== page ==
Weather note: So many people are enduring treacherous, blizzard conditions this week, especially in the Midwest and North! You may be too busy shoveling snow to care that today is Groundhog Day. Phil says early spring, huh? While you’re taking a break and staying warm, maybe you’ll allow me to share about the outdoors as a classroom. Then you can close your eyes awhile and imagine spring’s arrival.
We’ve enjoyed a generous amount of spring-like weather here in the Southeast in the days leading up to Groundhog Day. It’s been a time for wandering outdoors, being nearly tempted to wear shorts or take off one’s shoes!
As the temperature creeps down again, all the talk surrounding this February 2nd celebration reminds us that we might as well enjoy the duration of winter. The kids have been listening to the usual cute stories about groundhogs and shadows. They’ve learned a bit about weather, at least as much as you can from a talking marsupial inspired by German folklore.
A recent sunny day led to my daughter’s discovery of a less celebrated underground animal with an incredibly important job. When my husband pulled up some of last year’s tomato plants, she noticed earthworms wriggling around the dirt at their roots. The earthworms, in a protective amount of soil, spent the better part of an hour being carried around and admired in an old pie pan.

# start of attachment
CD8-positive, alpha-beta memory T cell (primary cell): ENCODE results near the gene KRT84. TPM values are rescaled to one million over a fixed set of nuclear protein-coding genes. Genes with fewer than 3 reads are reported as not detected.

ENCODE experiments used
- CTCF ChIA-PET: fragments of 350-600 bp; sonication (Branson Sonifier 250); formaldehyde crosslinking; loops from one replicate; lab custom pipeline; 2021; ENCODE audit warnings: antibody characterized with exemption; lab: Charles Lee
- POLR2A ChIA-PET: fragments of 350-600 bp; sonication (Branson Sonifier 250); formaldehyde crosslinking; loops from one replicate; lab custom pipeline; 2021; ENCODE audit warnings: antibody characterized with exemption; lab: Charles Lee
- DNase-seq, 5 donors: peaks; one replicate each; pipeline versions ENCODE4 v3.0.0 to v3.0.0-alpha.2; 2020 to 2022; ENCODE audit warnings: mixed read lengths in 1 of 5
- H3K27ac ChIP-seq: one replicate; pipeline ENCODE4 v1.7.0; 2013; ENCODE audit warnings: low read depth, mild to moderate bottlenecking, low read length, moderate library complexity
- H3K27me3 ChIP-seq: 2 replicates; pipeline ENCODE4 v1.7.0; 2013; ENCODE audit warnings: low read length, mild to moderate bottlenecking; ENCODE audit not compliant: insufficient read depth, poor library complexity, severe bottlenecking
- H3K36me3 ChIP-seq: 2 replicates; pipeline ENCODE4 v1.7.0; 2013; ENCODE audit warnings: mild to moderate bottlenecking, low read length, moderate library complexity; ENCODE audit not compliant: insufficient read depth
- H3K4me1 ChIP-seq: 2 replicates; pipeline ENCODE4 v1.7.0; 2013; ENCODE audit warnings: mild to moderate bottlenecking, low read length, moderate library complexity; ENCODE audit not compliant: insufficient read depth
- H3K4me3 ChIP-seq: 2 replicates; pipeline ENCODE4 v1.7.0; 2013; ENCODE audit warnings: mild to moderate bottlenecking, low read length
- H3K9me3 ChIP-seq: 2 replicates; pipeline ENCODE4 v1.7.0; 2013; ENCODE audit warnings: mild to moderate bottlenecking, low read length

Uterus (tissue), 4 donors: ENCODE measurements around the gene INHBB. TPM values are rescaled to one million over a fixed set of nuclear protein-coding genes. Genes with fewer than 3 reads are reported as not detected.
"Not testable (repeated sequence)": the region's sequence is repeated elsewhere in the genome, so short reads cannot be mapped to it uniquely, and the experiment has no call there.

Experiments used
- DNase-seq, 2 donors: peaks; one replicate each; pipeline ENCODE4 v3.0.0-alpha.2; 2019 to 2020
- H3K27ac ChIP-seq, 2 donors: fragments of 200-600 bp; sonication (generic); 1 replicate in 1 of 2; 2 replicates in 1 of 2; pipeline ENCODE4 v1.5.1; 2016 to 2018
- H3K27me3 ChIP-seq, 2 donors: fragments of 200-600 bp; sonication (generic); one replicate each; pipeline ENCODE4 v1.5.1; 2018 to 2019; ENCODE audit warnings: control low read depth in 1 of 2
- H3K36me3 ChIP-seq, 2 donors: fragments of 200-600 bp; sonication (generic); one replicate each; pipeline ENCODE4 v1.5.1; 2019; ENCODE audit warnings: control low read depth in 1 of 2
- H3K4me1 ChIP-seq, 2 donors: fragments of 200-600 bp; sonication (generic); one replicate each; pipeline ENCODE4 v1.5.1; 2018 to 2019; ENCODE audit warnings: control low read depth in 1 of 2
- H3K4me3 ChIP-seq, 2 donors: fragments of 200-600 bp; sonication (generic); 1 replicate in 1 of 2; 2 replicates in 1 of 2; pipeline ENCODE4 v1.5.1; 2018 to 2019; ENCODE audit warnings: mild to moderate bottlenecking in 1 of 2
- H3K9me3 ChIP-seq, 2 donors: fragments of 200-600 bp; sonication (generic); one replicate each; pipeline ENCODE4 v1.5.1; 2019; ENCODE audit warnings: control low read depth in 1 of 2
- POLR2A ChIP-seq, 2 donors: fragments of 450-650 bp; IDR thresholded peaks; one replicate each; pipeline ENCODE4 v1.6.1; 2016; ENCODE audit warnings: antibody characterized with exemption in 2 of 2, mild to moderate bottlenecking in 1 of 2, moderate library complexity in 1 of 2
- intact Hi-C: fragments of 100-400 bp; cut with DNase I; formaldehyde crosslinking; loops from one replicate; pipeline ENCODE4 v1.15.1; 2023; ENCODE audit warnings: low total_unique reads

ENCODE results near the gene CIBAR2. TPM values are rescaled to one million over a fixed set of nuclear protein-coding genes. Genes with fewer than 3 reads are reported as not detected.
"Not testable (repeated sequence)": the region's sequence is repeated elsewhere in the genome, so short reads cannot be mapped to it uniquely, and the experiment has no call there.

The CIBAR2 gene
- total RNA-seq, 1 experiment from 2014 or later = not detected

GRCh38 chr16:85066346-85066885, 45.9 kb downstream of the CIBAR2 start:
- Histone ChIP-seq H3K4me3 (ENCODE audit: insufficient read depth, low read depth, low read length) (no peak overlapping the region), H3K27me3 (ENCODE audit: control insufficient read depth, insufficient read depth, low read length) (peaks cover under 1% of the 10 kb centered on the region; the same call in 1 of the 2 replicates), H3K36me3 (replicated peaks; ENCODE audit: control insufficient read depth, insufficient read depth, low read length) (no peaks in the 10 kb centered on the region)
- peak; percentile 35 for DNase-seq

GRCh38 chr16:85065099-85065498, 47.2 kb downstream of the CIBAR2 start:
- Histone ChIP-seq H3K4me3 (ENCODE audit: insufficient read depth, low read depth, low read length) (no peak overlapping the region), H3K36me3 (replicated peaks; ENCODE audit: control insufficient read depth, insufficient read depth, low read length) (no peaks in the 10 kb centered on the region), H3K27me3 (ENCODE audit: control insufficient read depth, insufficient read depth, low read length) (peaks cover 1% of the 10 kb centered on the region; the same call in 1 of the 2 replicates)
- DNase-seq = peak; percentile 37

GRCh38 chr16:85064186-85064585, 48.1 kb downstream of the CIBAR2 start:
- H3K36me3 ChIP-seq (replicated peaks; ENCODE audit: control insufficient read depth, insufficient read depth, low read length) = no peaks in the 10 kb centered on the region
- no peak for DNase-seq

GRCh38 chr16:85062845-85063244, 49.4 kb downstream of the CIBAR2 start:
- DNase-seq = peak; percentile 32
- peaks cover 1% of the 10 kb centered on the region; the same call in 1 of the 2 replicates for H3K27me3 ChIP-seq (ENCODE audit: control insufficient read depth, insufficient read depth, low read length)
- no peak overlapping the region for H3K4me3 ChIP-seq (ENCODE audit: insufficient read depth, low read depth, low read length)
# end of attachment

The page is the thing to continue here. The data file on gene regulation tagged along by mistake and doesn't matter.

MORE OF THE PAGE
My daughter remembered with pride how we’d been encouraging earthworms to live in our compost pile and garden throughout the previous growing season. We’ve talked about the worms’ natural ability to aerate our soil and produce rich humus. Scientists have discovered that tens of thousands of these tiny animals can live in a single acre of agricultural ground. When they thrive, so does our garden. We strive for organic gardening practices that are safer for us and the worms.
The kids both enjoyed holding the worms and watching their unique locomotion. After a reasonable amount of time, we returned the earthworms to a safe spot on the ground. Punxsatawney Phil may get all of the publicity this week, but we’re celebrating the humble creatures already at work on this spring’s garden.